- input: plates, plastic and circuits
- every assembler gets max productivity modules
- as many beacons as reasonable are used
- try to be close to perfect ratios and use direct insertion where possible
- tileable designs ('racks') that share beacons where possible
Rocket Control Units (RCU)
Each RCU requires 1 blue circuit and 1 speed module, which in turn requires 5 red + 5 green. Speed modules are produced twice as fast as RCU, and don't take prod modules, so the ratio is even more skewed. Rather than trying to use one sp1 assembler per 2.x RCU assemblers, I decided to speed boost the sp1 assemblers less and do 1:1 underneath the beacon row:
The ratio is still off, as the sp1 assemblers have speed 3.75 while the RCU assemblers have 5.5, but I'm not too worried about 'wasting' sp1 assemblers as they don't have modules.
Each RCU assembler consumes 2*5.5=11 blue per minute and 55 red and green to produce 2*5.5*1.4=15.4 RCU per minute. So, a full belt each of red and green (2400/min) is consumed by 43.6 assemblers (22 rows) and will produce 672 RCU per minute. Note that if this is enough, you can also combine the red and green belts into one belt, but as I needed more I have two full belts.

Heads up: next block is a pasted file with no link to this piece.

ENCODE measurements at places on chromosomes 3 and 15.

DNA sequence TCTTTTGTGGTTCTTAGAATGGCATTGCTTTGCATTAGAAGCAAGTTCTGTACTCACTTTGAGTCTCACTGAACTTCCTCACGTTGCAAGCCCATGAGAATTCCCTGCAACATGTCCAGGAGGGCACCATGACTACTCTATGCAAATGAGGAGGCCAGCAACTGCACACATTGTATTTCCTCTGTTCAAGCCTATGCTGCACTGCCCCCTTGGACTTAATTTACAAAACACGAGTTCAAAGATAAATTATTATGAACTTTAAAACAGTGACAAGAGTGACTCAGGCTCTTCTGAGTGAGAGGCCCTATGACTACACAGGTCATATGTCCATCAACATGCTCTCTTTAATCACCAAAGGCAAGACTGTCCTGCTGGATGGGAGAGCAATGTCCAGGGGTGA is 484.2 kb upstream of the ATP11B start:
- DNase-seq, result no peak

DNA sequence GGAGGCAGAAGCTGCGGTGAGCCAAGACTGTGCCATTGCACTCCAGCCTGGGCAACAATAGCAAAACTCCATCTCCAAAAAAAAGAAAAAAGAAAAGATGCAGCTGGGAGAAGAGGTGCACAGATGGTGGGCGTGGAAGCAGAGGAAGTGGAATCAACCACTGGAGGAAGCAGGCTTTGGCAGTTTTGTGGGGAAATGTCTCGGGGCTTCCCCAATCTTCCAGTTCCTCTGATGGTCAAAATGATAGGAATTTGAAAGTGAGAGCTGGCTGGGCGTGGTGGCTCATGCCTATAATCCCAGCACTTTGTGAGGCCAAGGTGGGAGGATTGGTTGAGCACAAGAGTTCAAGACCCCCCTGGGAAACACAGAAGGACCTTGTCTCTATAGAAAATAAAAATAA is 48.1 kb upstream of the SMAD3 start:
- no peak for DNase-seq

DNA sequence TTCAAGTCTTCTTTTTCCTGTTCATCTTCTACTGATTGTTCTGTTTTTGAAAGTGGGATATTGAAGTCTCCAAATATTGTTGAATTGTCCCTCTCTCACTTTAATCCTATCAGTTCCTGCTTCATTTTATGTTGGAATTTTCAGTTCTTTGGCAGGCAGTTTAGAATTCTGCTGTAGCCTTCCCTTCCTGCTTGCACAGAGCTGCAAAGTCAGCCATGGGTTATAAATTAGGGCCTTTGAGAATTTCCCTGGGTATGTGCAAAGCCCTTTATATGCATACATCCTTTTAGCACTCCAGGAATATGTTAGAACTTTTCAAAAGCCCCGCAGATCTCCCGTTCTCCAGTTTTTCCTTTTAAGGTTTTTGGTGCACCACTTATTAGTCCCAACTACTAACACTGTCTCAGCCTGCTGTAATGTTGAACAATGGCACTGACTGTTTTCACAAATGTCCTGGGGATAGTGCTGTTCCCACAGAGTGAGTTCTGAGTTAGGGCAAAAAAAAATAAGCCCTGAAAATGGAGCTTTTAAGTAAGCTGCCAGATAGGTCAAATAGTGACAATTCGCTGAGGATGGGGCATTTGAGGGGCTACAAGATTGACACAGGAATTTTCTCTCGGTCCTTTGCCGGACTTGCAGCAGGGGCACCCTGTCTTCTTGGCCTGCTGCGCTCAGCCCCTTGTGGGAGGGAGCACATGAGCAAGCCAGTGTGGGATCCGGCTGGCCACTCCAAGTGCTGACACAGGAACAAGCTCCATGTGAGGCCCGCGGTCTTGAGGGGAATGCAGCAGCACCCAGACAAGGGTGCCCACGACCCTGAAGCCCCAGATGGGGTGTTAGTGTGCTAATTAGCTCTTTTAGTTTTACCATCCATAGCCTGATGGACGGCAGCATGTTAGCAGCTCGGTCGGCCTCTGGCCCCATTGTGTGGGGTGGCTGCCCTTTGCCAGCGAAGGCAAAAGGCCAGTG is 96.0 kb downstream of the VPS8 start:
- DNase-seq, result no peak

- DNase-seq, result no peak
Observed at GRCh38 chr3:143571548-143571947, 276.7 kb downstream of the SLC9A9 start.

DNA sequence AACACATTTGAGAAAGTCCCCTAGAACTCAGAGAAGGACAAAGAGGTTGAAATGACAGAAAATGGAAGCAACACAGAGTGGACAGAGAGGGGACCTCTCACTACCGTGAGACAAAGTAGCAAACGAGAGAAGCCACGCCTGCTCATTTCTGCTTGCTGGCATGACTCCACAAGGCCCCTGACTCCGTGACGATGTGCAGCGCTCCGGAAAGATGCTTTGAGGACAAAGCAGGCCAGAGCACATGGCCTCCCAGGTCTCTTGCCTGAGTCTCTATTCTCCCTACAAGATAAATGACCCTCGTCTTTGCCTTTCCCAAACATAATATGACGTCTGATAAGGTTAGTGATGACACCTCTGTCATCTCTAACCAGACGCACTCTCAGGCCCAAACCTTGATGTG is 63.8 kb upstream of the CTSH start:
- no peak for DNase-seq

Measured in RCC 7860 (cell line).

LDS consume three raw resources only, so it is easiest to just have racks with two belts, and use one lane for output to be sorted at the end of the rack:
(The LDS are looped through the inserters and output at the bottom)
Each LDS runs at 5.5 speed, using 5*5.5/30=0.916 copper/plastic and 1.83 steel.
So, a blue lane of steel can feed 10.9 assemblers. This setup has 2x11 assemblers, consuming a full belt of steel and a lane each of copper and plastic to produce 335 LDS per minute.